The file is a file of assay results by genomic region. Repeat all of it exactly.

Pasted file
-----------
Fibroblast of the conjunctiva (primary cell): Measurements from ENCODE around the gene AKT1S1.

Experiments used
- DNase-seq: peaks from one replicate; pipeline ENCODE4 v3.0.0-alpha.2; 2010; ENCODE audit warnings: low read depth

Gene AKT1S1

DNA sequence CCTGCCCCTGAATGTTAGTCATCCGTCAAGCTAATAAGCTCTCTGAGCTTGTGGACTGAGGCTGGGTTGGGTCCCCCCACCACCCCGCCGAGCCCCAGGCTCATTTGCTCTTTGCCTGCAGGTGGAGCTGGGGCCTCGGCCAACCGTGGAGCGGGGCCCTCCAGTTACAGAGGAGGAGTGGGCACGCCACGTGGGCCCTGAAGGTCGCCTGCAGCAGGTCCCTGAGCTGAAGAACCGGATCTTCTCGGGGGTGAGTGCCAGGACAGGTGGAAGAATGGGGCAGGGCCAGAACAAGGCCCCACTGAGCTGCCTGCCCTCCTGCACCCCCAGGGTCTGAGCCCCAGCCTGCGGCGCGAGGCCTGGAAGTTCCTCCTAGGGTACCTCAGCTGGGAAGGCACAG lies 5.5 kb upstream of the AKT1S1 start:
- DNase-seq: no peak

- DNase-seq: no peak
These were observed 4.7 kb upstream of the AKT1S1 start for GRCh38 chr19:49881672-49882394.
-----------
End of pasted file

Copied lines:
Fibroblast of the conjunctiva (primary cell): Measurements from ENCODE around the gene AKT1S1.

Experiments used
- DNase-seq: peaks from one replicate; pipeline ENCODE4 v3.0.0-alpha.2; 2010; ENCODE audit warnings: low read depth

Gene AKT1S1

DNA sequence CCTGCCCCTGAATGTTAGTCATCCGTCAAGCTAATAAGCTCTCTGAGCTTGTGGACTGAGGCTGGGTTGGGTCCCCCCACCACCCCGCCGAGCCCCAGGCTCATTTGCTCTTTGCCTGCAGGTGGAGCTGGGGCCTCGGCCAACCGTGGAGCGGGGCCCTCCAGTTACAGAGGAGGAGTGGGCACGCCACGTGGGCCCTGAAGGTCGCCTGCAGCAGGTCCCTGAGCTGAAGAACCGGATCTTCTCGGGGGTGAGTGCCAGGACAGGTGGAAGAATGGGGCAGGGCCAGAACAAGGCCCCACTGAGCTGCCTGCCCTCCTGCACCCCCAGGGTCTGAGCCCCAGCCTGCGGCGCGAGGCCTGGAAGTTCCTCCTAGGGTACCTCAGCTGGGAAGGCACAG lies 5.5 kb upstream of the AKT1S1 start:
- DNase-seq: no peak

- DNase-seq: no peak
These were observed 4.7 kb upstream of the AKT1S1 start for GRCh38 chr19:49881672-49882394.